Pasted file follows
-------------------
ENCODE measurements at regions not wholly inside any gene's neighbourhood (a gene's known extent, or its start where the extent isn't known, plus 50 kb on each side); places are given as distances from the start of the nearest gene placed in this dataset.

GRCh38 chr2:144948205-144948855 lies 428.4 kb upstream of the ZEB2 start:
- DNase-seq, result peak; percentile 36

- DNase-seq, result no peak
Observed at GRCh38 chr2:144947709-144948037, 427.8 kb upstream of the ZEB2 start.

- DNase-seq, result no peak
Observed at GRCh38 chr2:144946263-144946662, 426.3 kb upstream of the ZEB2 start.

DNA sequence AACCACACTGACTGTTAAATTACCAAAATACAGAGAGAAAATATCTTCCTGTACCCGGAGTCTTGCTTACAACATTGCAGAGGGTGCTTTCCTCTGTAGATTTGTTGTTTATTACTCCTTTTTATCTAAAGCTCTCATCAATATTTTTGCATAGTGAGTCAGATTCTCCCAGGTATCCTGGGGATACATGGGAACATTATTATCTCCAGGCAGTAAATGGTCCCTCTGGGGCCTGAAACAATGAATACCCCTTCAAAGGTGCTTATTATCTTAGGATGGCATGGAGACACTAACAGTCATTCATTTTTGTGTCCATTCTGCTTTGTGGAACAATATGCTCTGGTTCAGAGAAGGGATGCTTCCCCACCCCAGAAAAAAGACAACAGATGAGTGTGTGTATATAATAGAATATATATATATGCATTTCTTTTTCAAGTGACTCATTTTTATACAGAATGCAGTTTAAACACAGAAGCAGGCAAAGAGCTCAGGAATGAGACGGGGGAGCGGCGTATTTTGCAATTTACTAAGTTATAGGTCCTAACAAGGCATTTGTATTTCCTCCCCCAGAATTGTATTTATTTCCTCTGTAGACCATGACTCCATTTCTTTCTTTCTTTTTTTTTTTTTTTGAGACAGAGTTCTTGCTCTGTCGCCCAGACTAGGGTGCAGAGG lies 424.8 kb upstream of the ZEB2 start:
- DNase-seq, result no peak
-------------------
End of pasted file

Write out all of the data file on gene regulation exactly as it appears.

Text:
ENCODE measurements at regions not wholly inside any gene's neighbourhood (a gene's known extent, or its start where the extent isn't known, plus 50 kb on each side); places are given as distances from the start of the nearest gene placed in this dataset.

GRCh38 chr2:144948205-144948855 lies 428.4 kb upstream of the ZEB2 start:
- DNase-seq, result peak; percentile 36

- DNase-seq, result no peak
Observed at GRCh38 chr2:144947709-144948037, 427.8 kb upstream of the ZEB2 start.

- DNase-seq, result no peak
Observed at GRCh38 chr2:144946263-144946662, 426.3 kb upstream of the ZEB2 start.

DNA sequence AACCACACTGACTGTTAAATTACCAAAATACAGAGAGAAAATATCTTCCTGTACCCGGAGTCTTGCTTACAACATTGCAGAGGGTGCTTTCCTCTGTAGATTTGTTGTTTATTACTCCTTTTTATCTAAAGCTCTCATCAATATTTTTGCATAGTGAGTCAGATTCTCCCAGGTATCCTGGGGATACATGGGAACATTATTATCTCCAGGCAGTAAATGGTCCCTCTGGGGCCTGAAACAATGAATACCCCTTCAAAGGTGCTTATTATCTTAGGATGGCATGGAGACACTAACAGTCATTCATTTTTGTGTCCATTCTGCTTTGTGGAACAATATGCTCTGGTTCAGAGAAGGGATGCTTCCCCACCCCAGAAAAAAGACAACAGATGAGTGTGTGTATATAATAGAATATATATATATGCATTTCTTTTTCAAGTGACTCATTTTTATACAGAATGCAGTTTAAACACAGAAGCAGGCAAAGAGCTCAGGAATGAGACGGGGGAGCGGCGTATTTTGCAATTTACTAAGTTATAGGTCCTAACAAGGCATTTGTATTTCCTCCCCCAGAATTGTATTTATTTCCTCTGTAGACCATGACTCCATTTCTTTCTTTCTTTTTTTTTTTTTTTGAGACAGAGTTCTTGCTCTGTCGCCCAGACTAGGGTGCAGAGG lies 424.8 kb upstream of the ZEB2 start:
- DNase-seq, result no peak